The Garrett County Arts Council (GCAC) forged a new partnership with the Smithsonian Institution earlier this year, and the two collaborated to offer a pilot education program at the GCAC’s headquarters in the Oakland Arts & Entertainment District. The Smithsonian Summer Adventure Camp was hosted by the GCAC beginning in mid-July and continuing for six weeks. Each week children were invited to the new $MART ART: Shared Workspace adjacent to The Gallery Shop in Oakland, where they were connected via the internet to take part in various arts-integrated themed classes.
“It was a great success,” said Kathy Beachler, executive director of the GCAC. “We had classes of children throughout the six weeks taking part in hands-on, grade-appropriate two-hour sessions, taking deep dives into the Smithsonian’s collections. We were connected via the internet, and through a large screen in our $MART ART workspace, the kids were able to see and be seen by energetic, entertaining instructors. Garrett County artists and entrepreneurs assisted in additional activities throughout the sessions.”
“Garrett County, we see you!” the instructor would shout out, waving to the local students each day, who could see themselves on the Zoom screen. Children from across the state, in Washington, D.C., and in many other parts of the country joined in on the virtual class.
The adventure for the first week, July 12-16, was Space Station, inviting the students to “suit up and strap in to virtually experience a week as astronauts aboard the International Space Station.” The young adventurers encountered artifacts from historic missions during online visits to the Air and Space Museum, Steven F. Udvar-Hazy Center, and NASA’s Goddard Space Flight Center. The class members were able to speak with space experts including an actual astronaut, who spoke with the local children one-on-one.
The next week was Gadgets and Gizmos/Smithsonian Shark Tank. American innovations were the topic, and the adventurers were able to virtually visit the Air and Space Museum, the Q?rius Lab, and the American History Museum. There they explored the entrepreneurs and creations that changed America and the world. Students then worked on their own big-idea innovations and presented them to judges at the end of the week.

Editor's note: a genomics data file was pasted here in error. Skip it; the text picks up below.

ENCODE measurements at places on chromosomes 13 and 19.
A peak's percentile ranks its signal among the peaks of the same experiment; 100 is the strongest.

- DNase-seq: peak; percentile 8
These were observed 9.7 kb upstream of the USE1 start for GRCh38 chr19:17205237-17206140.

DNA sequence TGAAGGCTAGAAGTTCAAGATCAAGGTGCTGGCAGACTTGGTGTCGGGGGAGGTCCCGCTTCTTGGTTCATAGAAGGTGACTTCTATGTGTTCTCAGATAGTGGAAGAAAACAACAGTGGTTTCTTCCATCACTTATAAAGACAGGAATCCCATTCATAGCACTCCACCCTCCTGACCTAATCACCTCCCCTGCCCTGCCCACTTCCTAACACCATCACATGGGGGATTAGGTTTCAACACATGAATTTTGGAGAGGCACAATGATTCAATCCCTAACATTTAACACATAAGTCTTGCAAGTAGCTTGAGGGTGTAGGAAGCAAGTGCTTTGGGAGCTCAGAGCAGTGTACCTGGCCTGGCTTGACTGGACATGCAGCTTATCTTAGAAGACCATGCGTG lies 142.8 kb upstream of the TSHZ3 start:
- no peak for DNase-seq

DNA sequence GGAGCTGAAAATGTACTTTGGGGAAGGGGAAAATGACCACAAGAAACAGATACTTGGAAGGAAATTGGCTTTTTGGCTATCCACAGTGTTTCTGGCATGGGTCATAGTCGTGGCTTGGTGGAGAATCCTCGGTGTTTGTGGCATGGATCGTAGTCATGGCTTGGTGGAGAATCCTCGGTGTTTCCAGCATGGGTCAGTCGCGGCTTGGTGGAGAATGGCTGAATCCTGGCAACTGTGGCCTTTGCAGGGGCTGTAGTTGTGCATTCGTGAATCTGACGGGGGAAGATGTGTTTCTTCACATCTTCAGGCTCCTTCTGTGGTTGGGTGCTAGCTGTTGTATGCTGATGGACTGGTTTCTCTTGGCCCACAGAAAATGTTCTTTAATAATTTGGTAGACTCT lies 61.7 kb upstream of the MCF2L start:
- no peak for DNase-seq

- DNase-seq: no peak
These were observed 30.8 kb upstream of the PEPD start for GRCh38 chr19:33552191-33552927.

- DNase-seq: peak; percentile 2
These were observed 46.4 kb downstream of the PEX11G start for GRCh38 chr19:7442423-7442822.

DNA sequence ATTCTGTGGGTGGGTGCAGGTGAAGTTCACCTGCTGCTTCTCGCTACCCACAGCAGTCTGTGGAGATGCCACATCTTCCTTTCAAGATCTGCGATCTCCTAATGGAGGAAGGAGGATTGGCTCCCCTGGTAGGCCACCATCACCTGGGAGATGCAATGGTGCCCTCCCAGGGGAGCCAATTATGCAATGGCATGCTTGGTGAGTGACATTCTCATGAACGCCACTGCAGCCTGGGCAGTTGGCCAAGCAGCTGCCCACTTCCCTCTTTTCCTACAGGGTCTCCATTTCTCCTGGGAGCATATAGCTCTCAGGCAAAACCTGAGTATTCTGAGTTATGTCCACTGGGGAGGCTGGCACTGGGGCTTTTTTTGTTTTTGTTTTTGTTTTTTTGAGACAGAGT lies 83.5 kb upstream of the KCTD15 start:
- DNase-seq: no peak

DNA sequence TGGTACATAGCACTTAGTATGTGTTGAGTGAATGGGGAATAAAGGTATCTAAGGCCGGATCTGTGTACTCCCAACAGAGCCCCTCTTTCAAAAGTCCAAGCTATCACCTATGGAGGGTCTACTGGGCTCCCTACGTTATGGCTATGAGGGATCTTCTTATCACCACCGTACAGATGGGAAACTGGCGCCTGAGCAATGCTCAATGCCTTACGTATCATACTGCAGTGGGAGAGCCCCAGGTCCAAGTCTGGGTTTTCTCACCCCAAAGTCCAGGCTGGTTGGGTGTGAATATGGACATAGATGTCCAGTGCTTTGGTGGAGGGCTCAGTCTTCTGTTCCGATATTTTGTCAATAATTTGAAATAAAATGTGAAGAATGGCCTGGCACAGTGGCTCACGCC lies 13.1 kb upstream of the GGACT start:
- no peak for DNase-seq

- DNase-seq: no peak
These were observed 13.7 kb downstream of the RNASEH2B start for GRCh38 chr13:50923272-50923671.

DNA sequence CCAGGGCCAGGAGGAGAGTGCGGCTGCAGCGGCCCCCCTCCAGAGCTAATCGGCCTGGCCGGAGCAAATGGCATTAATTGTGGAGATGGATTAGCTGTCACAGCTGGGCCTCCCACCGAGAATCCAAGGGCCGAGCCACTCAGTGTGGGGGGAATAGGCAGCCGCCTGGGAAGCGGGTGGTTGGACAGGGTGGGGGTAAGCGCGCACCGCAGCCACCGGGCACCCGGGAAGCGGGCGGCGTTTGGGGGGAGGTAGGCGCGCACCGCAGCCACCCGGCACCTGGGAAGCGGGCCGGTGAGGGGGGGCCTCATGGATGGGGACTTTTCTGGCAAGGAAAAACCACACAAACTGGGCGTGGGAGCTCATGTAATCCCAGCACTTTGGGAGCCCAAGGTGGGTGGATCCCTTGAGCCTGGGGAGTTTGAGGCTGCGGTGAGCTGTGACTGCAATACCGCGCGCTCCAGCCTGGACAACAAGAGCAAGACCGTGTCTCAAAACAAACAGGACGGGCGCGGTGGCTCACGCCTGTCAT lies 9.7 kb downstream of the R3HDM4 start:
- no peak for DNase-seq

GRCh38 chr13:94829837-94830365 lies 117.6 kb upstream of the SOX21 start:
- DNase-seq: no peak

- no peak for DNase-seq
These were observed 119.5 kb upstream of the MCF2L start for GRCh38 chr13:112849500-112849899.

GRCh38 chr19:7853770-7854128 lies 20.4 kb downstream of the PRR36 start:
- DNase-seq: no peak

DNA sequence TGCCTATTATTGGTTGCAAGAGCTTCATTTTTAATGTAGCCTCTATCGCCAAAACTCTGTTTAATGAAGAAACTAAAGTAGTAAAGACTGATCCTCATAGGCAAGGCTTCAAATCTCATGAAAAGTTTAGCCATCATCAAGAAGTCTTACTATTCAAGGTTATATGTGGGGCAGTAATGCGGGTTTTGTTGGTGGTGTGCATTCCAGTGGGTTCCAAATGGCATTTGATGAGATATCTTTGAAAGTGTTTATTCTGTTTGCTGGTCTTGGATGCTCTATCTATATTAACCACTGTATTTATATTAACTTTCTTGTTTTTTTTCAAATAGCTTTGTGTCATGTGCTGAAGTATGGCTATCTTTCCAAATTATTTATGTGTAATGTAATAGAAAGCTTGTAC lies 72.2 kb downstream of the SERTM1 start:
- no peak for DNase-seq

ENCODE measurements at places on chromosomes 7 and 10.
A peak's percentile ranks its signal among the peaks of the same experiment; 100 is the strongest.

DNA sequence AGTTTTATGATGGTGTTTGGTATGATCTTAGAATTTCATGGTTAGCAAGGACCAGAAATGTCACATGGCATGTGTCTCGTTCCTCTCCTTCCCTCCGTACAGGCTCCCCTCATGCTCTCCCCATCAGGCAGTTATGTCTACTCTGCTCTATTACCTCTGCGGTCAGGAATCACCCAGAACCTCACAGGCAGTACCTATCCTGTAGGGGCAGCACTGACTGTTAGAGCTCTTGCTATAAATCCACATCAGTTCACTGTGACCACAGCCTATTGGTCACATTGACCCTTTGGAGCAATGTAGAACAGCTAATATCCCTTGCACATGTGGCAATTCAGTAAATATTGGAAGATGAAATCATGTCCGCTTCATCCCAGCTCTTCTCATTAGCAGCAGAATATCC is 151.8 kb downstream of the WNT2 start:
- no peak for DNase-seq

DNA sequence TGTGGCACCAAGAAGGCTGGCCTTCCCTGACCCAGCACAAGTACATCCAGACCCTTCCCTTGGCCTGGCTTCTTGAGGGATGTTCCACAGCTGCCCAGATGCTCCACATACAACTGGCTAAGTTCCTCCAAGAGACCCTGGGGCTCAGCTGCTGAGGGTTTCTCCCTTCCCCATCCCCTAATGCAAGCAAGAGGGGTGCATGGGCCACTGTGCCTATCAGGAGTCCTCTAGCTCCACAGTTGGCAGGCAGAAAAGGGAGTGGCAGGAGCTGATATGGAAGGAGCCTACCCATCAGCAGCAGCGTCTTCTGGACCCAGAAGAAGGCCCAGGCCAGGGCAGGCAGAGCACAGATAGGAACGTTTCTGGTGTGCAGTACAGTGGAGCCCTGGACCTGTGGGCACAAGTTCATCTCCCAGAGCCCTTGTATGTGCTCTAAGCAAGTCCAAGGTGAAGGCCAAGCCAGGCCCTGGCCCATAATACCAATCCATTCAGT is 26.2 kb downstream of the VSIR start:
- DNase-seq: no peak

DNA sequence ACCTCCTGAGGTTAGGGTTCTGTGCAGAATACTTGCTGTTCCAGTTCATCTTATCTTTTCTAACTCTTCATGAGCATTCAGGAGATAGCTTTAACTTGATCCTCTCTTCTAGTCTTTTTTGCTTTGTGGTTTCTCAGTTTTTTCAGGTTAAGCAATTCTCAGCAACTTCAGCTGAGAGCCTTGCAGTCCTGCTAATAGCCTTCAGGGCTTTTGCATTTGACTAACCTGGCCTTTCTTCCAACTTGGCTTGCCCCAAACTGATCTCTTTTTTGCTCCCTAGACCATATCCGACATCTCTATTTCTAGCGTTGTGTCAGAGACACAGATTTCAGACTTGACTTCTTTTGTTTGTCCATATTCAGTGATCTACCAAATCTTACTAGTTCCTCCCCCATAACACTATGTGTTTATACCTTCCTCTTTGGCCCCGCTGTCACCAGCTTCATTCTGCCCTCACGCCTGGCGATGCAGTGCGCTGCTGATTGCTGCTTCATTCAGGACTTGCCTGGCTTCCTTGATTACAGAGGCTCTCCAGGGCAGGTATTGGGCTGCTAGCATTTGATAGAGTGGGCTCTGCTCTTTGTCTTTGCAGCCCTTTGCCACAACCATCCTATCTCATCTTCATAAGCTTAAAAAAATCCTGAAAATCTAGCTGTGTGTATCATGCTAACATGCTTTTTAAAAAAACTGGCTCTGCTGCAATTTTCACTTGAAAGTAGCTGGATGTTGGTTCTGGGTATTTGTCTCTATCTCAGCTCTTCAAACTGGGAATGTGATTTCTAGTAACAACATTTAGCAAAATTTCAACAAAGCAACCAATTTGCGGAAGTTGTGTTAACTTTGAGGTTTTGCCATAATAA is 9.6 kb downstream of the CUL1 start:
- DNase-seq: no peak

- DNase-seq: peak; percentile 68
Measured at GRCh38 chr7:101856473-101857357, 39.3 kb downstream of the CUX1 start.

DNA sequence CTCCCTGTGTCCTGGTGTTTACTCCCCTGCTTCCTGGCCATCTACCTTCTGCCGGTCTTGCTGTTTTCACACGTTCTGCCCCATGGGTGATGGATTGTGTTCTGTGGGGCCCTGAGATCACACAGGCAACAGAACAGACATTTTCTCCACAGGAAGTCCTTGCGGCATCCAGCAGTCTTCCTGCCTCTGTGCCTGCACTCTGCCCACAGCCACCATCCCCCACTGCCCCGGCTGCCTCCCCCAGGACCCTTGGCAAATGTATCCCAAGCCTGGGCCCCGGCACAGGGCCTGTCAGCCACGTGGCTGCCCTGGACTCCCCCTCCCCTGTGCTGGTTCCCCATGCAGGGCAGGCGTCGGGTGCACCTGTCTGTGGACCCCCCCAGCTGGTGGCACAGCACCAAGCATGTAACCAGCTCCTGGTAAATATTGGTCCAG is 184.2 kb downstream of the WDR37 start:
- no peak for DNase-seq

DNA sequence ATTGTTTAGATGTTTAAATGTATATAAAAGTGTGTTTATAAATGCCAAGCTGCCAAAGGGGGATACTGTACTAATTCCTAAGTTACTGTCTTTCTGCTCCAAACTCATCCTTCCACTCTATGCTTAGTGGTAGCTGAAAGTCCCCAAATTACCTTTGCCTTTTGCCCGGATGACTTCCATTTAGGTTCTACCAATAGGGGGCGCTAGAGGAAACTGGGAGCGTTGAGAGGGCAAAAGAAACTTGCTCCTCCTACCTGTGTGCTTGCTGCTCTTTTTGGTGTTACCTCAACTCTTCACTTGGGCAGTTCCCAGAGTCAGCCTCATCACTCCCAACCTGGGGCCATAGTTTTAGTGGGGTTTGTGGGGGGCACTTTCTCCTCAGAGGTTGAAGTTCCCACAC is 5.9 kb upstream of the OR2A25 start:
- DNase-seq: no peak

The next camp, July 26-30, was Animal Kingdom/Mammal Mania. Students spent the week observing, comparing, and categorizing living things like natural scientists at the Smithsonian. They explored the many classifications of Kingdom Animalia and the diversity of life forms that make up its branches, from sponges to giant squids, humans to earthworms.
The fun continued in the first week of August with Color: The Smithsonian Spectrum. Students became artists together to explore the science, art, history, and diversity of all colors on the visible — and invisible — spectrum. Inspired by camouflage and color-changing creatures of the animal world at the Natural History Museum and artworks featured at the Hirshhorn and Cooper Hewitt, adventurers conducted experiments, bent the wavelengths of light itself, and created optical masterpieces.
Next the young explorers traveled virtually to Underwater Worlds, held Aug. 9-13. They joined scientists, including some from the Smithsonian, to learn how to keep the world’s oceans healthy. They were introduced to ocean exploration and study, marine preservation, and sustainability efforts with virtual visits to the Natural History Museum; conducted research on the Smithsonian’s Ocean Portal; and participated in ocean cleanup challenges.